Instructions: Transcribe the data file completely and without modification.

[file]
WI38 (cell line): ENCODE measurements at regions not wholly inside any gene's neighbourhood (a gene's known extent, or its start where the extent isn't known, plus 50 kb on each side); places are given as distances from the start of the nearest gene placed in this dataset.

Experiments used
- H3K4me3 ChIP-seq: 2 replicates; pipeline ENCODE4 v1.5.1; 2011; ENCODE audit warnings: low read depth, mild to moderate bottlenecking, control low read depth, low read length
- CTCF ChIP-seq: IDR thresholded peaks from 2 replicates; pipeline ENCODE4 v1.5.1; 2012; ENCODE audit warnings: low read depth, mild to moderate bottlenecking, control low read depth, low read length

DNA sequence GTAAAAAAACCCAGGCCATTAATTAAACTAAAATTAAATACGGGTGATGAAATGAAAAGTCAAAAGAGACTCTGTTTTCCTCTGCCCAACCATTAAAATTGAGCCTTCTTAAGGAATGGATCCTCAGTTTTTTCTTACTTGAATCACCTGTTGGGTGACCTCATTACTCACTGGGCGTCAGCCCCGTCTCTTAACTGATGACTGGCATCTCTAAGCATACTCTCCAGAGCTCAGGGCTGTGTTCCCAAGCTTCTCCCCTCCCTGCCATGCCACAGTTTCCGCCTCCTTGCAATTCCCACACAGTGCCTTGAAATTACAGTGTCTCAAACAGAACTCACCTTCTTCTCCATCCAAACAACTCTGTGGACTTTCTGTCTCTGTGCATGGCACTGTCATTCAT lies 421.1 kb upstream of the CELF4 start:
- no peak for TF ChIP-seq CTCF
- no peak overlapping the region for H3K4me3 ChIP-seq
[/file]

WI38 (cell line): ENCODE measurements at regions not wholly inside any gene's neighbourhood (a gene's known extent, or its start where the extent isn't known, plus 50 kb on each side); places are given as distances from the start of the nearest gene placed in this dataset.

Experiments used
- H3K4me3 ChIP-seq: 2 replicates; pipeline ENCODE4 v1.5.1; 2011; ENCODE audit warnings: low read depth, mild to moderate bottlenecking, control low read depth, low read length
- CTCF ChIP-seq: IDR thresholded peaks from 2 replicates; pipeline ENCODE4 v1.5.1; 2012; ENCODE audit warnings: low read depth, mild to moderate bottlenecking, control low read depth, low read length

DNA sequence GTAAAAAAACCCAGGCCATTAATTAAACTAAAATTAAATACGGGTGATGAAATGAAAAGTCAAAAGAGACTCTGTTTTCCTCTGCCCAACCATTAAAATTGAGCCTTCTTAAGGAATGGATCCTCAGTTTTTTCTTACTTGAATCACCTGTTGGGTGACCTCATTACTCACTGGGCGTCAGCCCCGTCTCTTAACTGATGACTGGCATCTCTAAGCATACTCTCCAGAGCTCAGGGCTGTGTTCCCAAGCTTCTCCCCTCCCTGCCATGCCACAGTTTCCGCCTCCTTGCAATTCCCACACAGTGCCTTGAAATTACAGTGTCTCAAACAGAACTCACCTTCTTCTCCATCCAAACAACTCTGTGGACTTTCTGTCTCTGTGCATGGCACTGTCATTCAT lies 421.1 kb upstream of the CELF4 start:
- no peak for TF ChIP-seq CTCF
- no peak overlapping the region for H3K4me3 ChIP-seq